Bloomberg the Company & Products

Bloomberg Anywhere Login

Bloomberg

Connecting decision makers to a dynamic network of information, people and ideas, Bloomberg quickly and accurately delivers business and financial information, news and insight around the world.

Company

Financial Products

Enterprise Products

Media

Customer Support

  • Americas

    +1 212 318 2000

  • Europe, Middle East, & Africa

    +44 20 7330 7500

  • Asia Pacific

    +65 6212 1000

Communications

Industry Products

Media Services

Follow Us

Sprint Asks U.S. to Block AT&T’s ‘Anticompetitive’ Purchase

Sprint Smartphone
A Kyocera Corp. Echo smartphone is unveiled in New York, U.S., on Monday, Feb. 7, 2011. Photographer: Ramin Talaie/Bloomberg

March 28 (Bloomberg) -- Sprint Nextel Corp., the third-largest U.S. wireless provider, said AT&T Inc.’s planned $39 billion takeover of T-Mobile USA will damage industry competition and called on the government to block it.

“We think the anticompetitive nature of the transaction simply will not allow it to pass,” Charles McKee, a Sprint vice president of government affairs, said today in an interview. “This is really an important transaction to stop.”

Sprint said in a statement that the industry would be dominated by two carriers, the combined AT&T-T-Mobile and Verizon Wireless. AT&T said March 20 it agreed to buy T-Mobile from parent Deutsche Telekom AG, pending government approval. The deal would combine the second- and fourth-largest U.S. wireless providers.

Sprint had also held talks with Bonn-based Deutsche Telekom to buy T-Mobile, people with knowledge of the matter said this month. McKee declined to say whether Sprint had held discussions with T-Mobile over a possible merger.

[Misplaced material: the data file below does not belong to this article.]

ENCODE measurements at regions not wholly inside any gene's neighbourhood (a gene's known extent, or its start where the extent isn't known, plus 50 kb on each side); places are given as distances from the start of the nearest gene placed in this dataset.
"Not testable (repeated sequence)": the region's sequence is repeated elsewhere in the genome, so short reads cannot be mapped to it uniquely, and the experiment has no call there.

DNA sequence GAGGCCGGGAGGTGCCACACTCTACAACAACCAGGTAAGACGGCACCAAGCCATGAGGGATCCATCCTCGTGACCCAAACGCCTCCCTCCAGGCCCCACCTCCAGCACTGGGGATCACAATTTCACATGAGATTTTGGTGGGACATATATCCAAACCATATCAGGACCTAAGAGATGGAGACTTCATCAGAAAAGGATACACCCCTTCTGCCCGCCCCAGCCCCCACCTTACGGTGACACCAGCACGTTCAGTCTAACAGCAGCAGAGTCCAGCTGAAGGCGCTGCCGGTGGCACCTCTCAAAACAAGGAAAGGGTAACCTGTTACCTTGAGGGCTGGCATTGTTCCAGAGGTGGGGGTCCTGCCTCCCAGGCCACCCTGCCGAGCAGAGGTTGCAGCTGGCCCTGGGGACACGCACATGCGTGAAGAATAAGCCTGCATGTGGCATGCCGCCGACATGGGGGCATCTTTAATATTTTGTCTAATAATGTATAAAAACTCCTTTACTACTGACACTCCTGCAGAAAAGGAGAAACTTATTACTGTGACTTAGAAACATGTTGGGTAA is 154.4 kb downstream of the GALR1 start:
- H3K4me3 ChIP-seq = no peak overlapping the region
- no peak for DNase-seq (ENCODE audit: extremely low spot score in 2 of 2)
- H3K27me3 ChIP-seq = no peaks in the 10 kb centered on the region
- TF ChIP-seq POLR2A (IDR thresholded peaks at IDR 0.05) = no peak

McKee said Overland Park, Kansas-based Sprint would voice its objections throughout the regulatory process, which AT&T said could take 12 months. Dan Hesse, Sprint’s chief executive officer, said last week that the carrier planned to file objections to the U.S. Congress when it begins its review.

Not Acceptable

AT&T expects regulators will require it to divest wireless spectrum and subscribers to win approval for the acquisition, a person with knowledge of the situation said last week.

“This is a transaction that should not happen and is not one that can be conditioned in a way that makes it acceptable,” McKee said.

Mike Buckley, an AT&T spokesman, said the acquisition “will improve quality for consumers, provide a solution to impending spectrum exhaust” and bring so-called fourth-generation service to more Americans.

Reid Walker, a spokesman for T-Mobile in Bellevue, Washington, and Jeff Nelson, a Verizon Wireless spokesman, declined in e-mails to comment. Robert Kenny, a spokesman for the Federal Communications Commission, the phone-industry regulator, also declined to comment.

Sprint rose 10 cents, or 2.1 percent, to $4.78 at 4 p.m. in New York Stock Exchange composite trading. AT&T added 51 cents, or 1.8 percent, to $29.36.

To contact the reporter on this story: Greg Bensinger in New York at gbensinger1@bloomberg.net

To contact the editor responsible for this story: Peter Elstrom at pelstrom@bloomberg.net

Please upgrade your Browser

Your browser is out-of-date. Please download one of these excellent browsers:

Chrome, Firefox, Safari, Opera or Internet Explorer.